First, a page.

Jefferies Makes a Move in M&A

After long arranging mergers and acquisitions for companies that were too small or controversial for the likes of Goldman Sachs (GS), Jefferies is trying to elbow its way in on the biggest deals.

Hoping to improve on its 23rd-place ranking in mergers and acquisitions, the New York-based investment bank has been on a hiring binge this year, drawing pedigreed dealmakers from Credit Suisse, Citigroup (C), Blackstone (BX), Barclays (BCS), and other big firms. Among its recent recruits: Citigroup's Michael Tedesco, who represented Affiliated Computer Services when it was sold to Xerox (XRX) for $7.6 billion in February, a deal bigger than any technology transaction Jefferies has done. It has also signed Barclays' Frank Cicero, a banker to financial companies, and Blackstone's David Bradley, a chemicals specialist.

They're being drawn by the chance to work for a company that's expanding in a downturn—and the prospect of getting 85 percent of their compensation in cash. "Anyone who's followed the market over the last 18 months has seen Jefferies at the forefront of talent acquisition," says Thomas Kade, who runs recruiting firm TBK Associates. "They are making every effort to play at the upper echelon of the market."

Chief Executive Officer Richard B. Handler, 49, is able to bulk up now because he shunned the kind of big bets on mortgage securities that put Lehman Brothers in bankruptcy and cost Bear Stearns and Merrill Lynch (MER) their independence. Bigger investment banks, such as UBS and Citigroup, cut staff and bonuses after accepting government rescues and increased the share of compensation paid in stock. Jefferies boosted head count in investment banking 50 percent, to 600, in 2009. Figures for this year are not available. "Many quality professionals who are unsatisfied or disillusioned at the largest commercial banks come to Jefferies because they can accomplish everything their client requires," says Handler.

Until recently, Jefferies called itself a "leading middle-market" investment bank, industry jargon for a house catering to companies with less than $1 billion of revenue. It also took on clients others wouldn't touch, such as Carl Icahn, the billionaire activist investor famed for battling blue-chip corporate boards. Its $4.2 billion market value reflects its position in the Wall Street pecking order: Goldman Sachs has a market value of $89 billion.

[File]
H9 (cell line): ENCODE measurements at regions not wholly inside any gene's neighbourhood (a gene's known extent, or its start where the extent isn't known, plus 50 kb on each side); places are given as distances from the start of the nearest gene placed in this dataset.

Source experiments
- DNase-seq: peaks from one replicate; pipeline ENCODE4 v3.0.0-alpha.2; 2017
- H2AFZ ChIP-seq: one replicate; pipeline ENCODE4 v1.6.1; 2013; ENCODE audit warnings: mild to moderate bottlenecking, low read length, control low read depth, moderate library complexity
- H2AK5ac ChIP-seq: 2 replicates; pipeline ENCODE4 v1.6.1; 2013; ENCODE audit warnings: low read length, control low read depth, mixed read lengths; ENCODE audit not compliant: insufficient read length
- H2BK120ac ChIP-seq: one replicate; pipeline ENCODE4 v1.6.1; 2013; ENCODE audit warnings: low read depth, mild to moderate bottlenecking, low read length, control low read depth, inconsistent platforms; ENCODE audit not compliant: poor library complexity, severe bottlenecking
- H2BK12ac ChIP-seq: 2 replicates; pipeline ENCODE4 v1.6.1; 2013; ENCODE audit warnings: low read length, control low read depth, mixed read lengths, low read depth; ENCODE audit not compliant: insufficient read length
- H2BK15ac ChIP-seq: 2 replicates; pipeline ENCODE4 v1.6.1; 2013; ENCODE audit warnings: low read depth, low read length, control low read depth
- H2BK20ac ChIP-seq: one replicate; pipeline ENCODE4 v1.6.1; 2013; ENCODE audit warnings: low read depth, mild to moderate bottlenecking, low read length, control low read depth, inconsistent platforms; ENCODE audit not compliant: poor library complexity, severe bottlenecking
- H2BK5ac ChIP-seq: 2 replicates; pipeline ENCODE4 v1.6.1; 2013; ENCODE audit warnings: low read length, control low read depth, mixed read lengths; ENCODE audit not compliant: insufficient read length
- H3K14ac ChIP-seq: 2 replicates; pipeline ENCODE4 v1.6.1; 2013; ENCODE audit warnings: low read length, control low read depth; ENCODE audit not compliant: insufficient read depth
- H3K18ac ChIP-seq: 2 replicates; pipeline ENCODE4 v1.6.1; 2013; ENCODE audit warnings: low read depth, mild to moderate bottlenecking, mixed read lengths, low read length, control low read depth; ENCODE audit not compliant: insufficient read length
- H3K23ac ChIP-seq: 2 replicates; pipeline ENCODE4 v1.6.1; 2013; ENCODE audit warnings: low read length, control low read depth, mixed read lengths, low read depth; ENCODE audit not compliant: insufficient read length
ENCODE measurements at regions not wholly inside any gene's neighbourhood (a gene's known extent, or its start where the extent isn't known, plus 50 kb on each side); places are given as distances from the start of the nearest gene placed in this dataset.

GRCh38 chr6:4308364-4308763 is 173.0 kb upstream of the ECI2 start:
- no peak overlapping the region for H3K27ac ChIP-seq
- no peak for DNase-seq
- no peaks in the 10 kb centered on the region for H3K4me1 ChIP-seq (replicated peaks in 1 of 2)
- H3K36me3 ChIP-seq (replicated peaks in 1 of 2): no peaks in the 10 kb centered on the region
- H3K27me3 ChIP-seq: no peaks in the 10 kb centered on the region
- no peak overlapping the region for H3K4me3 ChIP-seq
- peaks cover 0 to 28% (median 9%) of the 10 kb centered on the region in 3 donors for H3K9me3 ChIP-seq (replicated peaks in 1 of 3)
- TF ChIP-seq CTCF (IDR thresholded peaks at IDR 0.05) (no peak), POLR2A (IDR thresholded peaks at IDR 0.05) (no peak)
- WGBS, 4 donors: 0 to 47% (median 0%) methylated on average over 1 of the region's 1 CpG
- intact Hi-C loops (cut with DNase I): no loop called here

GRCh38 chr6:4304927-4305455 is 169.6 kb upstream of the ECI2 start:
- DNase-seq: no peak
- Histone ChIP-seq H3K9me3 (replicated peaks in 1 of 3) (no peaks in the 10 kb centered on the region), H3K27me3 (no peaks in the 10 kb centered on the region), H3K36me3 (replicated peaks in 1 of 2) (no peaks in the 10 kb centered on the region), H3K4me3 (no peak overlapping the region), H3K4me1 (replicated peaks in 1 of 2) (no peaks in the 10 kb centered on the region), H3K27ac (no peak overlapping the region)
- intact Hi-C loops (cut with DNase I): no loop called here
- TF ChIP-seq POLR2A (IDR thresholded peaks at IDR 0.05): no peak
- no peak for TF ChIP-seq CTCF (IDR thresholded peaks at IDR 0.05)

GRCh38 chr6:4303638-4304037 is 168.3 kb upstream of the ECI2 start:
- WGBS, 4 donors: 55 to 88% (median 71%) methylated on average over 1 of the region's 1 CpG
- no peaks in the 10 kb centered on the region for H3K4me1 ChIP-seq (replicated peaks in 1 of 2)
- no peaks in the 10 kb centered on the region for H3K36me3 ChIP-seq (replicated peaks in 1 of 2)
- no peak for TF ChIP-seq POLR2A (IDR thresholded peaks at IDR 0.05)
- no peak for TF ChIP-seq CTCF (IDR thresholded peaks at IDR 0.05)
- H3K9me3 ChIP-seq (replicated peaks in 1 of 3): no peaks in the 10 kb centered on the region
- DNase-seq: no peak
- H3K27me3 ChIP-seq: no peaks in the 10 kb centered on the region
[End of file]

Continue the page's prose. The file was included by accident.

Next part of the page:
The hiring surge began last year when Jefferies lured Benjamin Lorello, 57, and about three dozen of his colleagues from UBS after the Swiss firm slashed its bonus pool 80 percent. Lorello is now head of investment banking and capital markets. Members of his team advised drugmaker Sepracor on its $2.5 billion sale to Japan's Dainippon Sumitomo Pharma last year, which was bigger than any health-care deal Jefferies had previously completed. Last month they notched Jefferies' first assignment for Pfizer (PFE) on its acquisition of FoldRx Pharmaceuticals in October. "Ben is the kind of guy who wants to know why his bankers haven't gone after every deal the competition picked up," says Richard Lipstein, a recruiter at Boyden Global. Lorello would not comment.

It may be a while before the hires pay off. Tedesco, Cicero, and Bradley haven't started work yet, and bankers typically take months before earning fees for their new employer. The average corporate takeover Jefferies advised on in 2010 was worth $505 million, compared with $1.74 billion at Goldman Sachs, according to Bloomberg data. Morgan Stanley (MS) holds the top ranking in M&A this year, advising on $379 billion in deals, while Jefferies can claim only $37 billion. "It's going to be difficult for anyone" to unseat the top investment banks, says Ada Lee, an analyst at Morgan Joseph in New York, who rates Jefferies shares "sell."

Still, Jefferies earned $260 million in fees this year for advising on mergers and other corporate activities, on track to make 2010 the firm's biggest year on record. Advice on takeovers and restructurings contributes 17 percent of net revenue at Jefferies, which also underwrites and trades securities and manages convertible bond funds. Jefferies shares returned 2.6 percent including dividends over the past three years, beating the two biggest remaining investment banks, Goldman Sachs and Morgan Stanley.

The bank has long been on the lookout for opportunities its rivals ignored. Boyd Jefferies, who founded the firm in 1962, made his name by helping clients trade blocks of shares outside of the stock exchanges. While the practice rankled his more established peers, it eventually became commonplace. (Boyd Jefferies resigned from the firm in 1987 and pleaded guilty to two felonies in connection with the Ivan Boesky insider-trading investigation.)

When junk-bond powerhouse Drexel Burnham Lambert sought bankruptcy protection in 1990, Jefferies hired 60 of its bankers, including future CEO Handler, to expand into high-yield finance. After the tech bubble burst and FleetBoston Financial shuttered its tech-focused Robertson Stephens investment bank in 2002, Jefferies scooped up 21 bankers. Now the financial crisis may prove to be its biggest growth opportunity yet.

The bottom line: Stepping up where rivals are pulling back, Jefferies is making a bid to get in on the biggest mergers and acquisitions.

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